Tuesday, 3 November 2015

Another day another water trough ........ just down the road in Brixton

Now I have no idea how many water troughs were made in the 19th century or for that matter how many have survived.

In London they were made and maintained by the Metropolitan Drinking Fountain and Cattle Trough Association which is not the zippiest of names but neatly does the business.

It had been founded in 1859 as the Metropolitan Drinking Fountain Association and added the rest when it began providing fresh water for horses and cattle as well as fountains for the people of London.

According to Dickens’s Dictionary of London, in 1879 there were 800 fountains and troughs which on a hot day 30,000 people took advantage of the supply while a “single trough supplied the wants of 1,800 horses in day.”*

So I shouldn’t be surprised that in my pursuit of water troughs across the borough I should keep turning up fine examples of ones that have lasted the course.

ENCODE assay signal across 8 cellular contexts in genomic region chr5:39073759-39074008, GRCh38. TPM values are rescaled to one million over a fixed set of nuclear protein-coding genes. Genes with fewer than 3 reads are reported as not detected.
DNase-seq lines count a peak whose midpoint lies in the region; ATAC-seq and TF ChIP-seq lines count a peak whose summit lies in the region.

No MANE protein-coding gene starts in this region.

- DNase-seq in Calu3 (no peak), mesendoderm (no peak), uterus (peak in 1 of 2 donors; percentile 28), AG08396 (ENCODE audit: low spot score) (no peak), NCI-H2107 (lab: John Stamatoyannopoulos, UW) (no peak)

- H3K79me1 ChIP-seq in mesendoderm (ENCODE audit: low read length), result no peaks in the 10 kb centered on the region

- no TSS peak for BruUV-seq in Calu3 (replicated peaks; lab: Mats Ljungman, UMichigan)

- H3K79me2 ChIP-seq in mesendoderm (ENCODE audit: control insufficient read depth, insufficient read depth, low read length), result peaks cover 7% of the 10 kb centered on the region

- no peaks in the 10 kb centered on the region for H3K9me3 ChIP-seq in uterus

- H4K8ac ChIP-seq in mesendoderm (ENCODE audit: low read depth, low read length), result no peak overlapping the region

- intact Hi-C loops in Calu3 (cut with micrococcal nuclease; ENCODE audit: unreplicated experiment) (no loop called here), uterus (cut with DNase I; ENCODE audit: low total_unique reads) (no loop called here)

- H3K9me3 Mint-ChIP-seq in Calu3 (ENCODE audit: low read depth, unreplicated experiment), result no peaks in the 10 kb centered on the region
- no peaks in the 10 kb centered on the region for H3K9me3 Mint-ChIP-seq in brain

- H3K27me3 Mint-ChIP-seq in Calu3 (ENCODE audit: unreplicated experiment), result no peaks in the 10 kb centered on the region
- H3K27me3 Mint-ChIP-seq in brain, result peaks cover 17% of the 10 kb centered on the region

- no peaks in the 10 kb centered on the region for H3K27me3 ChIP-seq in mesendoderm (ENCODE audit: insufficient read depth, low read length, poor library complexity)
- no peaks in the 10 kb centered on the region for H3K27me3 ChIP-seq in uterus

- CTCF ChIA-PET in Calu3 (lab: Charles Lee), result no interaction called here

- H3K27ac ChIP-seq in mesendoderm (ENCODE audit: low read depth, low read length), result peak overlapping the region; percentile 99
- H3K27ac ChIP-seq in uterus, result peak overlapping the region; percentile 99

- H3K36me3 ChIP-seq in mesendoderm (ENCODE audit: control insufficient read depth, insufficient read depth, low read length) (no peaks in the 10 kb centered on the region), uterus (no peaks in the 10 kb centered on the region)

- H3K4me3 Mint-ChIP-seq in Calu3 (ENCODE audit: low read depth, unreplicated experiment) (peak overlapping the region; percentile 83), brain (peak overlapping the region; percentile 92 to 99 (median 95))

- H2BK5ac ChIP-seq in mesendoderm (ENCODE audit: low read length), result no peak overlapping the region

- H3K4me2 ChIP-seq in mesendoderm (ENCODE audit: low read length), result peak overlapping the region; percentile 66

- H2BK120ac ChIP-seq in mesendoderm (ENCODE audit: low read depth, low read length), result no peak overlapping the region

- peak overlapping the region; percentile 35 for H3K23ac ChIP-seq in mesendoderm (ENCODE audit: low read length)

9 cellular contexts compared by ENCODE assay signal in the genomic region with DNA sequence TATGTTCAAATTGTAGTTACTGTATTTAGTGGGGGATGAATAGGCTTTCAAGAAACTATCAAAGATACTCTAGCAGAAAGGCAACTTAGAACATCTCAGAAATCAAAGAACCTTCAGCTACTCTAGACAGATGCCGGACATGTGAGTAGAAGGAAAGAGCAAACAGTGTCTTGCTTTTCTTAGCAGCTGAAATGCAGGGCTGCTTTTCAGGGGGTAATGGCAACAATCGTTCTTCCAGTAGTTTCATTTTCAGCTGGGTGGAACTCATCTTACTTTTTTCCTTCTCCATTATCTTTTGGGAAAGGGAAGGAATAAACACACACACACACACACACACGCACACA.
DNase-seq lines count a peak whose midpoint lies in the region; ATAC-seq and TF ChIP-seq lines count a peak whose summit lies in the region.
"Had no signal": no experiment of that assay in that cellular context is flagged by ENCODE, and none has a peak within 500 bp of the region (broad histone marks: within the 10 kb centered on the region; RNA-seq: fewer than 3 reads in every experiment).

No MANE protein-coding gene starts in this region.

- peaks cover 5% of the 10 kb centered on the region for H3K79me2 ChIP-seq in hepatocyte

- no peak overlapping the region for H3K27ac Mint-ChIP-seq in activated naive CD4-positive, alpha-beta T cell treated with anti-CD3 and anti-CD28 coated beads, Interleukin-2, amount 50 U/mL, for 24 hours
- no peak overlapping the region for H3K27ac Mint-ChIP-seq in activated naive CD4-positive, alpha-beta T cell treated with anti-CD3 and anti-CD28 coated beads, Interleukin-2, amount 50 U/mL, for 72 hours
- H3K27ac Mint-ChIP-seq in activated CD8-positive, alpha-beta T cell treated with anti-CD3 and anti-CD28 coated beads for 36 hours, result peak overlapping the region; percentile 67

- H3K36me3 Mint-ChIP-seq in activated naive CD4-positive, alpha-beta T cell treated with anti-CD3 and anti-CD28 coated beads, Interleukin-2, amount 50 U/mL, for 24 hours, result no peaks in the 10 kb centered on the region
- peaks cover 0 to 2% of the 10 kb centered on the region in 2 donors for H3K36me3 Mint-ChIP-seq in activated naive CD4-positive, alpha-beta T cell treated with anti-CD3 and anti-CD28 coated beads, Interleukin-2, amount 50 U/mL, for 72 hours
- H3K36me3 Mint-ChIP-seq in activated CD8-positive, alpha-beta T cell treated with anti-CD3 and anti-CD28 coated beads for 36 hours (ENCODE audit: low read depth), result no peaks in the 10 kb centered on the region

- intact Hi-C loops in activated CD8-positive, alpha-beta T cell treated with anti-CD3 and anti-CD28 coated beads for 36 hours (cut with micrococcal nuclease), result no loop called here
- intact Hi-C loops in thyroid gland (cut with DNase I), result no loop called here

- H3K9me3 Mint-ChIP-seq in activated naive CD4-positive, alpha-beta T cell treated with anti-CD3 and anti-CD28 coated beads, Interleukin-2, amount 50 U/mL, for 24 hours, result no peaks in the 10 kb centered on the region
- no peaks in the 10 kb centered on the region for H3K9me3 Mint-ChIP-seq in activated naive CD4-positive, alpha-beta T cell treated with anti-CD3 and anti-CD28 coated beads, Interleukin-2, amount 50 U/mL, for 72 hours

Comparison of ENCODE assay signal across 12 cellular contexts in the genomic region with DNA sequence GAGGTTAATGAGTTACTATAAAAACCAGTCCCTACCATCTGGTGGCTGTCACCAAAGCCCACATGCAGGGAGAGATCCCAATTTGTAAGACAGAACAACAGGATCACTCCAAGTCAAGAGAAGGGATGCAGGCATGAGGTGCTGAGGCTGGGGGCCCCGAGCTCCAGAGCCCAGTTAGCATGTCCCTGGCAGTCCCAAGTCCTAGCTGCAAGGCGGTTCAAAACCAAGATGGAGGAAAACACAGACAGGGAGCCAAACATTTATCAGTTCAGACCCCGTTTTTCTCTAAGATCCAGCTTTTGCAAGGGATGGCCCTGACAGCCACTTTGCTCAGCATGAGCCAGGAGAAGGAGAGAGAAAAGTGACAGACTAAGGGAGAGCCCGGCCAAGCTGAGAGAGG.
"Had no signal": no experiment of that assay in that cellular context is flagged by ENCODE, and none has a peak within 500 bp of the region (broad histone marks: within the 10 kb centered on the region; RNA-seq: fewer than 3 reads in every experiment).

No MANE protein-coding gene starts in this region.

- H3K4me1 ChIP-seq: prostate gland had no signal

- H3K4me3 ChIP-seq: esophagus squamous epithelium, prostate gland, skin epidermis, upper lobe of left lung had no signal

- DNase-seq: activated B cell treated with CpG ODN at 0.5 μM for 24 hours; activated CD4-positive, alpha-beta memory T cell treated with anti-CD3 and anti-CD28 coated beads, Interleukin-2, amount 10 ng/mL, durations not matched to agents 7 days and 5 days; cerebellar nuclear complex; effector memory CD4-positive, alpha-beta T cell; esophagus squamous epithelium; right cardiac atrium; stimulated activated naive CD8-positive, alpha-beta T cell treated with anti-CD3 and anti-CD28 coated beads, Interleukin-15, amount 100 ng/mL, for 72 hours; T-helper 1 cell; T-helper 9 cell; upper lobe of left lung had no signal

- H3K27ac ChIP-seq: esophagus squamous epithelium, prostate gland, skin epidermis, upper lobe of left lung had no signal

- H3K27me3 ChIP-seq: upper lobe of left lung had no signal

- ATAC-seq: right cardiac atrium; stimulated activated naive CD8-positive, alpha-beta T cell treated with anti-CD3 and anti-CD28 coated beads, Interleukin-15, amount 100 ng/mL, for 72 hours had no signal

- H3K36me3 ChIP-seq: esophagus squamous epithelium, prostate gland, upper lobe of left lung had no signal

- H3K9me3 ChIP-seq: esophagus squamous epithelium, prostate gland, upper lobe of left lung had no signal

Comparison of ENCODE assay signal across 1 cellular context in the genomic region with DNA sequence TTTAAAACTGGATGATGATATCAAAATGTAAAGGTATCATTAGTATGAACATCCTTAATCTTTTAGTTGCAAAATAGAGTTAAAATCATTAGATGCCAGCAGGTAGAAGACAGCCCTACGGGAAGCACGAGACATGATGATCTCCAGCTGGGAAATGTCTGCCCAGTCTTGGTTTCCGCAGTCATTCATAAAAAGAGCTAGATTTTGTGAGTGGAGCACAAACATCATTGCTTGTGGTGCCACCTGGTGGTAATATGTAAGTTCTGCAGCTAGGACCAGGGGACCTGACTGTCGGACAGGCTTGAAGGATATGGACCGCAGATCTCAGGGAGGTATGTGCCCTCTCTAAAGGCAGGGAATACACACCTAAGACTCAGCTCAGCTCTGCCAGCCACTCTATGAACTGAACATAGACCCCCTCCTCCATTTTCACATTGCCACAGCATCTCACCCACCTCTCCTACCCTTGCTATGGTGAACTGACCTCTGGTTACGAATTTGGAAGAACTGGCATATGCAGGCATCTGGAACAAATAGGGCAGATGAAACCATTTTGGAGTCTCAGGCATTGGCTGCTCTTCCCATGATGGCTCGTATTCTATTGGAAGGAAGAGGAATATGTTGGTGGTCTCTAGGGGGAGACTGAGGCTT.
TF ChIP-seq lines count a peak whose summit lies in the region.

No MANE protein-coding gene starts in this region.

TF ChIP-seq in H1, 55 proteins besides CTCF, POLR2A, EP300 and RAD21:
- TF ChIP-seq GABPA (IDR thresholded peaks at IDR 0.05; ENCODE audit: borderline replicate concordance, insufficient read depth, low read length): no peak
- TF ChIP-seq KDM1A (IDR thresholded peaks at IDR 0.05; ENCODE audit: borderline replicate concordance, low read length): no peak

And for this fine one I have Ali Knapp and Jean Watkinson to thank.

Ali had alerted me to its survival at the junction of Kings Avenue and Lyham Road and asked Jean to take some pictures.

All of which just leaves me to ponder on where the next trough will come from.

Pictures; the water trough at the junction of Kings Avenue and Lyham Road, 2015 courtesy of and Jean Watkinson

*quoted from Metropolitan Drinking Fountain and Cattle Trough Association, https://en.wikipedia.org/wiki/Metropolitan_Drinking_Fountain_and_Cattle_Trough_Association

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